Wilson believed that, had his cancer been caught and addressed earlier, treatment would not have involved chemotherapy and the invasive surgery, which he asserts led to side effects including the loss of ejaculatory function. After exhausting his administrative remedies, Wilson filed a lawsuit in the United States District Court for the Eastern District of Pennsylvania alleging medical negligence under the FTCA. The Government subsequently filed a notice of its intent to seek dismissal of the complaint because Wilson had not filed a certificate of merit pursuant to Rule 1042.3.

The District Court set a deadline for Wilson, who was at that time proceeding pro se, to take a position on the certificate of merit, but it subsequently granted him multiple extensions of time, partly due to the onset of the COVID-19 pandemic. The District Court eventually denied Wilson's additional motion for an extension and request for appointment of counsel, and the Government promptly moved to dismiss. In response to the motion to dismiss, Wilson explained that he would like to have an expert testify about his deficient medical


care, but "concede[d] to the impossibility" of obtaining a medical expert "in the midst of a [g]lobal [p]andemic" that had caused prison lockdowns. JA 31-32. He stated "under protest" that his medical records would "obviously" demonstrate that his injury "was not inevitable and happened [as a] result of [the Government's] negligence," and he could prove his claim without expert testimony "at this juncture." JA 29-30.

The Government thereafter withdrew its motion to dismiss, filed an answer, and immediately moved for summary judgment. In the Government's view, Wilson's Rule 1042.3 certification that he would not offer expert evidence "precluded [him] from offering expert testimony in this case on the questions of standard of care and causation." JA 69. The Government argued that Wilson's suit could not be proven under a res ipsa loquitur theory, his sole expert-less avenue of proving liability. In the Government's view, Wilson needed expert testimony to prove elements of his claim and was now precluded from presenting that testimony based on his Rule 1042.3 election. This, the Government claimed, entitled it to summary judgment.

Wilson's summary judgment opposition asked the court "to move forward with discovery." JA 79. In addition to reasserting his view that his case could be proven by res ipsa loquitur, Wilson specifically identified "medical documents chronicled by the [Bureau of Prisons] while and since [he had] been in its custody" as discoverable material that would substantiate his allegations. Id. He also disputed the Government's claim that he would be precluded from offering an expert later in the case. Though he acknowledged his prior Rule 1042.3 certification, he stated that he "would love to have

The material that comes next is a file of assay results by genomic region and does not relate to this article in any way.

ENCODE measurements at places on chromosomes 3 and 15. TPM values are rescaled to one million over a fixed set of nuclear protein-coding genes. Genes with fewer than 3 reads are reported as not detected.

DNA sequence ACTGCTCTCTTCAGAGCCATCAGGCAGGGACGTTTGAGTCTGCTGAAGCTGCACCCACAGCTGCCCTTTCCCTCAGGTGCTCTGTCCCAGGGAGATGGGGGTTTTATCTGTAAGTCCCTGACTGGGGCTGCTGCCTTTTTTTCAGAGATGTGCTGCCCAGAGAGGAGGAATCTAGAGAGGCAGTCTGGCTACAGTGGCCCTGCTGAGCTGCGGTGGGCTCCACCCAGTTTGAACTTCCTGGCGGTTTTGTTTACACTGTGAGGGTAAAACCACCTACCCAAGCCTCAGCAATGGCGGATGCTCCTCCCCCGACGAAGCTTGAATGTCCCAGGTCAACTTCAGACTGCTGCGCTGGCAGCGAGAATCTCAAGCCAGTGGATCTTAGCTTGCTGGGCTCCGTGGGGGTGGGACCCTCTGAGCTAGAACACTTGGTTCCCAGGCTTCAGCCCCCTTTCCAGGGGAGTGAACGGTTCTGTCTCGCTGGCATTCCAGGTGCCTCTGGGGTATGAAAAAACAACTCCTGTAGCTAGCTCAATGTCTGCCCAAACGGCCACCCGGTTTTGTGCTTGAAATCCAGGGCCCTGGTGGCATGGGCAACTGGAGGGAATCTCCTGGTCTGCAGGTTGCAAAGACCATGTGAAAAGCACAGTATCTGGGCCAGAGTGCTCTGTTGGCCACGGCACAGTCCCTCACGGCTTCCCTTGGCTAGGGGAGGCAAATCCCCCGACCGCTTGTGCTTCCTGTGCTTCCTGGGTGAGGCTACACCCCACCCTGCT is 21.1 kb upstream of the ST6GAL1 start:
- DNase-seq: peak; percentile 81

an expert attest" to his claims and asserted that his "case and the circumstances around it are so unusual [that] it would satisfy the standard for a medical expert to be available later." Id. In particular, he discussed at length the difficulties he faced securing expert testimony as a pro se prisoner during the COVID-19 pandemic. Id.

Following the parties' summary judgment briefing, the District Court sua sponte stayed all deadlines and ordered the case listed with the District Court's pro bono prisoner civil rights panel. The case remained on the pro bono list for one year. In response to a notice from the court requiring him to act if he wished for his case to remain on the pro bono list, Wilson elected to have his case removed therefrom and to proceed again pro se. The District Court ordered Wilson to file any additional submissions in response to the pending summary judgment motion within 45 days. Wilson did not submit any further responses.

The District Court granted summary judgment to the Government. It acknowledged that the parties had not conducted any discovery and that the Government "denie[d] various facts." Wilson v. United States, 2022 WL 1227974, at *2 n.1 (E.D. Pa. Apr. 26, 2022). It nevertheless determined that the "material facts essential to [Wilson's] claim" were not in dispute with respect to Wilson's claims of belated treatment. Id. The District Court also separately noted the growing body of authority holding that state certificate of merit requirements do not apply in FTCA actions but stated that it need not decide that issue to resolve the summary judgment motion. Id. at *2 n.2. It held that, regardless of whether Wilson needed to comply with Rule 1042.3(a), he was bound by his statement of intent to proceed without an expert and to rely only on a res


ipsa loquitur theory. Id. at *2. Wilson thus needed to show, without expert testimony, that his injury would not usually occur absent negligence and that the evidence sufficiently eliminated other causes of the harm. Id. at *3. The District Court then determined that, while a factfinder could find without expert testimony that the delay in treatment of Wilson's testicular lump was unreasonable, the issue...